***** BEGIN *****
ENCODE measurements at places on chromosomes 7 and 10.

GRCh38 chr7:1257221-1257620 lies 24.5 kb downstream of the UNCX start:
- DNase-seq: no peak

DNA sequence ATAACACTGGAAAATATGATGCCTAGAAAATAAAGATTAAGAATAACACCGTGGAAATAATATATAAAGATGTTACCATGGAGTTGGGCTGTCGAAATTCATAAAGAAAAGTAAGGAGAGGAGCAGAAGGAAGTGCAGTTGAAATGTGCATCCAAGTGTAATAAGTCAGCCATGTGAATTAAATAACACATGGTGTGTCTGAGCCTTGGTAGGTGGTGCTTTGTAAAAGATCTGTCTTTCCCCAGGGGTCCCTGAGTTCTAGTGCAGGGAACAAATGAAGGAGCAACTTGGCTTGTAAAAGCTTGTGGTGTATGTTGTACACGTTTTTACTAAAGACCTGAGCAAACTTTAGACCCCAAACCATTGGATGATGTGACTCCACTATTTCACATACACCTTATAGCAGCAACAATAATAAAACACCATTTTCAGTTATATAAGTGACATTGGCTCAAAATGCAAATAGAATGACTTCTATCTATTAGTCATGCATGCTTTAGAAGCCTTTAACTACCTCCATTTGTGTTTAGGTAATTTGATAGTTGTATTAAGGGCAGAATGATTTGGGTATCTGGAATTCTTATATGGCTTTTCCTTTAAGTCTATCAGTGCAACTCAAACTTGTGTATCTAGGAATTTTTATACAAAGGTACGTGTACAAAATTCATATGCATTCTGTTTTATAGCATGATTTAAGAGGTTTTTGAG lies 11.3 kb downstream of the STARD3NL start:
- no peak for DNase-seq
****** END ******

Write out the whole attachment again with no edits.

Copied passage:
ENCODE measurements at places on chromosomes 7 and 10.

GRCh38 chr7:1257221-1257620 lies 24.5 kb downstream of the UNCX start:
- DNase-seq: no peak

DNA sequence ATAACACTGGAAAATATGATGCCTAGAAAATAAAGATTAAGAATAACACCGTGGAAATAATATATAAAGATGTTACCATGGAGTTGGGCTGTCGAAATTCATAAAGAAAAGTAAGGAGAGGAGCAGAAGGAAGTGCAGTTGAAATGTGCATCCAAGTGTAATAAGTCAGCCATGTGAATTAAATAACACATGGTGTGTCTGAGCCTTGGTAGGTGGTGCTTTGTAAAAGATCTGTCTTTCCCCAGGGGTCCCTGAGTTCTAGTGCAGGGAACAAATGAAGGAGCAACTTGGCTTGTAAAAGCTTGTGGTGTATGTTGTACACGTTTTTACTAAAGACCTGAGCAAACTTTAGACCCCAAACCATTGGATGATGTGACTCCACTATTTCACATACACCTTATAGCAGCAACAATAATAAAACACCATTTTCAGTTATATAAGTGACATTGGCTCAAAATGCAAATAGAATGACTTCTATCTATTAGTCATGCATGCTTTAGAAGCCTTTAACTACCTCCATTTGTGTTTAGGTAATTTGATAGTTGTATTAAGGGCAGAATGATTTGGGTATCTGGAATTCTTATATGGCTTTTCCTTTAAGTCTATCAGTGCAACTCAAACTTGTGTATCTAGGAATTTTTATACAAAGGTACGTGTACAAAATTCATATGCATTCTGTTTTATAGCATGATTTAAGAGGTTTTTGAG lies 11.3 kb downstream of the STARD3NL start:
- no peak for DNase-seq